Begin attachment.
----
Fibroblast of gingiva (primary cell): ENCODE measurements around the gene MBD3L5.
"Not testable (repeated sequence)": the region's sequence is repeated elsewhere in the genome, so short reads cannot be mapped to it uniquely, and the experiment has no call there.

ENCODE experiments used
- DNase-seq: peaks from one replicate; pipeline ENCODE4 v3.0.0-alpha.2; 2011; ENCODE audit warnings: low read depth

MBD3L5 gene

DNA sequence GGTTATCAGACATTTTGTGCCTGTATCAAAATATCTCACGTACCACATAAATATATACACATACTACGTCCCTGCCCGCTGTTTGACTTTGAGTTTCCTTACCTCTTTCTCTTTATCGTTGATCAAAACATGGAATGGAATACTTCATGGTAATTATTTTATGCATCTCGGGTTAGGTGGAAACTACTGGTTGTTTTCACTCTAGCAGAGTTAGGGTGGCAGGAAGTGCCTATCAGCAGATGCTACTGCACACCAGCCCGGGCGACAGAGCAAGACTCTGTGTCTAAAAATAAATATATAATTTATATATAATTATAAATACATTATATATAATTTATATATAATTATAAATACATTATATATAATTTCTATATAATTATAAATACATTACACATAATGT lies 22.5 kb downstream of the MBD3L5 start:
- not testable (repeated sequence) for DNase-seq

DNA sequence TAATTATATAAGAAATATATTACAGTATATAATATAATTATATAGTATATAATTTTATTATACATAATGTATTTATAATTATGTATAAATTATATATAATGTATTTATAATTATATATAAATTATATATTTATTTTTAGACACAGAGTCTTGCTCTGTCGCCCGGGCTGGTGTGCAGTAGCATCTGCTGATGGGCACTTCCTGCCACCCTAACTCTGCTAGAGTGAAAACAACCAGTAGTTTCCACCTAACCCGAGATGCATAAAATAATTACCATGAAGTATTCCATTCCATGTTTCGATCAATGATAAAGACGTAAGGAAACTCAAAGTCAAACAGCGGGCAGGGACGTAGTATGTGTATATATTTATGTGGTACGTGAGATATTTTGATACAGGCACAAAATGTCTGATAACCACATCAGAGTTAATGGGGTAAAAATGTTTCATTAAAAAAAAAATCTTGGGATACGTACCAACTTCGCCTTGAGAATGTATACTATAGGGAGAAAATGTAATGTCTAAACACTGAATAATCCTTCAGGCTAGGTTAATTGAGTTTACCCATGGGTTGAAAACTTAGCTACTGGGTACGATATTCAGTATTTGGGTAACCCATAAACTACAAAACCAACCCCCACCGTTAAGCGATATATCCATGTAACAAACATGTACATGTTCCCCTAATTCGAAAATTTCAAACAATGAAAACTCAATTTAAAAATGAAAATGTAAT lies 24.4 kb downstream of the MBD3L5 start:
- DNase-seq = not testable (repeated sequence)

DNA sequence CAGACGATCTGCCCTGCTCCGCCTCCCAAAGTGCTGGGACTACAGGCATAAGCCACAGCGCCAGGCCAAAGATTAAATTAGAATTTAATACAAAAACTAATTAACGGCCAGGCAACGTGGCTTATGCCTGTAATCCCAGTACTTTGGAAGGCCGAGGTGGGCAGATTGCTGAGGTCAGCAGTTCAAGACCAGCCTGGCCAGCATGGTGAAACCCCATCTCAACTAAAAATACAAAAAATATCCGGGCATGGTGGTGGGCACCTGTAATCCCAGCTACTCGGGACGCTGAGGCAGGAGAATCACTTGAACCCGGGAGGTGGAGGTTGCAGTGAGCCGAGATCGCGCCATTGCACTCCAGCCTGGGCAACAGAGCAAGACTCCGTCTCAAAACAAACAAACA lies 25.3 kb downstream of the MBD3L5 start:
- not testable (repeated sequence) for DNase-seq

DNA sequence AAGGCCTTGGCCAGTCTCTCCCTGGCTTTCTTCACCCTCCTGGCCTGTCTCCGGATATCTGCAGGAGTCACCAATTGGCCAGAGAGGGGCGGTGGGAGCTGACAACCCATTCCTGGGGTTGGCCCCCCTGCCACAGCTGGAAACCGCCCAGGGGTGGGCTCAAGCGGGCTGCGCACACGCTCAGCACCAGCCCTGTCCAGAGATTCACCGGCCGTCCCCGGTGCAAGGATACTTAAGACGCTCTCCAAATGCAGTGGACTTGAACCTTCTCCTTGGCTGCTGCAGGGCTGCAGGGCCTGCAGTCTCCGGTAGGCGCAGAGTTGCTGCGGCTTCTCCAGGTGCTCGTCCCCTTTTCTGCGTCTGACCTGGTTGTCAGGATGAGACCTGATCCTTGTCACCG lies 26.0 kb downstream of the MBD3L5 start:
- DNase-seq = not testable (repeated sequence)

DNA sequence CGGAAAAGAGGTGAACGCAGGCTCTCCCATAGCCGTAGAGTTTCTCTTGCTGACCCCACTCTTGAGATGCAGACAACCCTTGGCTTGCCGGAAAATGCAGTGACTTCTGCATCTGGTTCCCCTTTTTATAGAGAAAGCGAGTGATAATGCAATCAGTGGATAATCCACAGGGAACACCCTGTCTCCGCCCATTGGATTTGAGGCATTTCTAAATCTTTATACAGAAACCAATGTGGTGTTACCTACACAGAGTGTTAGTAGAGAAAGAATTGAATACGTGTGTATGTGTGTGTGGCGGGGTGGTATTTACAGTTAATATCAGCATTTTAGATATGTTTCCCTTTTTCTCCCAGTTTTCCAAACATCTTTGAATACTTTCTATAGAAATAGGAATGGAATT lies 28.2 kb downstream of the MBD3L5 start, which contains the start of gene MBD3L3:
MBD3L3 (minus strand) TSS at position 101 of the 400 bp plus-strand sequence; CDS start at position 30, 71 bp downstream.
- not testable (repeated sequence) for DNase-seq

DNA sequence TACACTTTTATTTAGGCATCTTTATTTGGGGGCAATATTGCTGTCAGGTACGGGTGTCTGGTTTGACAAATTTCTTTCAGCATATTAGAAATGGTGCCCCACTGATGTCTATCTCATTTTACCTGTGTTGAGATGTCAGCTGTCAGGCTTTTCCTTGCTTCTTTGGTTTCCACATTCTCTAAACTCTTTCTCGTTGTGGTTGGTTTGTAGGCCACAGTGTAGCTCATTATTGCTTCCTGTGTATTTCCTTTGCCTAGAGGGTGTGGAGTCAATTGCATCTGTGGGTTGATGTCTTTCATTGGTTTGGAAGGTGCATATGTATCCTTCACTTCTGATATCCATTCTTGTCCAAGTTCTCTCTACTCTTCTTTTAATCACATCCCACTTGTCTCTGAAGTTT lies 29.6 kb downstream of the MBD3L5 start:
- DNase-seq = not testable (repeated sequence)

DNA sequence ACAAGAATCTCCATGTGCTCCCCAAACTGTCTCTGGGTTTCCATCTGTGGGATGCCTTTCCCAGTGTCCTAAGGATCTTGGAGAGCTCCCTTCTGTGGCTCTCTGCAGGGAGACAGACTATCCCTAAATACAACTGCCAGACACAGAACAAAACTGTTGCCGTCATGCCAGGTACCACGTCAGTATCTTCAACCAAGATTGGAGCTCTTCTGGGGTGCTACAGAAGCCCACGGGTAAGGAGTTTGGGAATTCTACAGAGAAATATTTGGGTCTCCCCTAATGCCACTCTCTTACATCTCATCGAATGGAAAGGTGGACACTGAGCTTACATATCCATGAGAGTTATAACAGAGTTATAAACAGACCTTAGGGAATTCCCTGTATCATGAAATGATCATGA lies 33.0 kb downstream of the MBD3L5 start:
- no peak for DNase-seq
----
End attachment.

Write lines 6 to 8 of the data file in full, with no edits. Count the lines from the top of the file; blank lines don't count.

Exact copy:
DNA sequence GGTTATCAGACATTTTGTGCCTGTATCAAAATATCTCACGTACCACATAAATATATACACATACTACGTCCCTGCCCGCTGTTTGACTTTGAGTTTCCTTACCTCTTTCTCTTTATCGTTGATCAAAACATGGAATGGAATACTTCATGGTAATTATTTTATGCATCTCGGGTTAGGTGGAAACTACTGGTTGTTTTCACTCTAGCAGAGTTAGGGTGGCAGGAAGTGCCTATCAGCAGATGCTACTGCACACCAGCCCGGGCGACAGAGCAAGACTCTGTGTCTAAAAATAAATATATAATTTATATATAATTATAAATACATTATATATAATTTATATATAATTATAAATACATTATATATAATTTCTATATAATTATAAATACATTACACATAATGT lies 22.5 kb downstream of the MBD3L5 start:
- not testable (repeated sequence) for DNase-seq

DNA sequence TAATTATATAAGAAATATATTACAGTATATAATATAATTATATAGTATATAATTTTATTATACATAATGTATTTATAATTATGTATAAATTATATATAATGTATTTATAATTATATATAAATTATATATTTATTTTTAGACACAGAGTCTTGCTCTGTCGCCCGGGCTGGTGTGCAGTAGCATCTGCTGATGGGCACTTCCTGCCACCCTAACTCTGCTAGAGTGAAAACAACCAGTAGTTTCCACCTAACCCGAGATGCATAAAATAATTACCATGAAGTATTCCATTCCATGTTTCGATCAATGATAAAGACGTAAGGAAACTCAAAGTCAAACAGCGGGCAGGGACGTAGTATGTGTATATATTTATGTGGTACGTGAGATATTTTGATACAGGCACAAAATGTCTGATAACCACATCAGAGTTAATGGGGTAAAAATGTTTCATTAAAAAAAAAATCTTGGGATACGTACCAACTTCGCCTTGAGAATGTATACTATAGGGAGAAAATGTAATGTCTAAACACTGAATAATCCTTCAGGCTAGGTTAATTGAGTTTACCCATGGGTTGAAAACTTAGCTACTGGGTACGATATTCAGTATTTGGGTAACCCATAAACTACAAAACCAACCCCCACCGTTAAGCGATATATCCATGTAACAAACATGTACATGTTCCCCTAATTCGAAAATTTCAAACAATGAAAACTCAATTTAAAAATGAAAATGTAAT lies 24.4 kb downstream of the MBD3L5 start: